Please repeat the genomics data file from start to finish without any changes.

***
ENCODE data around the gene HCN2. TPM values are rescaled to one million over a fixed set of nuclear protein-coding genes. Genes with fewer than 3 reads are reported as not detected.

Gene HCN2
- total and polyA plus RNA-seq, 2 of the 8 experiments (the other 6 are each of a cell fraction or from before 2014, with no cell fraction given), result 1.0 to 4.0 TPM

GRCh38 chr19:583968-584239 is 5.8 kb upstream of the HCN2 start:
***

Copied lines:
ENCODE data around the gene HCN2. TPM values are rescaled to one million over a fixed set of nuclear protein-coding genes. Genes with fewer than 3 reads are reported as not detected.

Gene HCN2
- total and polyA plus RNA-seq, 2 of the 8 experiments (the other 6 are each of a cell fraction or from before 2014, with no cell fraction given), result 1.0 to 4.0 TPM

GRCh38 chr19:583968-584239 is 5.8 kb upstream of the HCN2 start: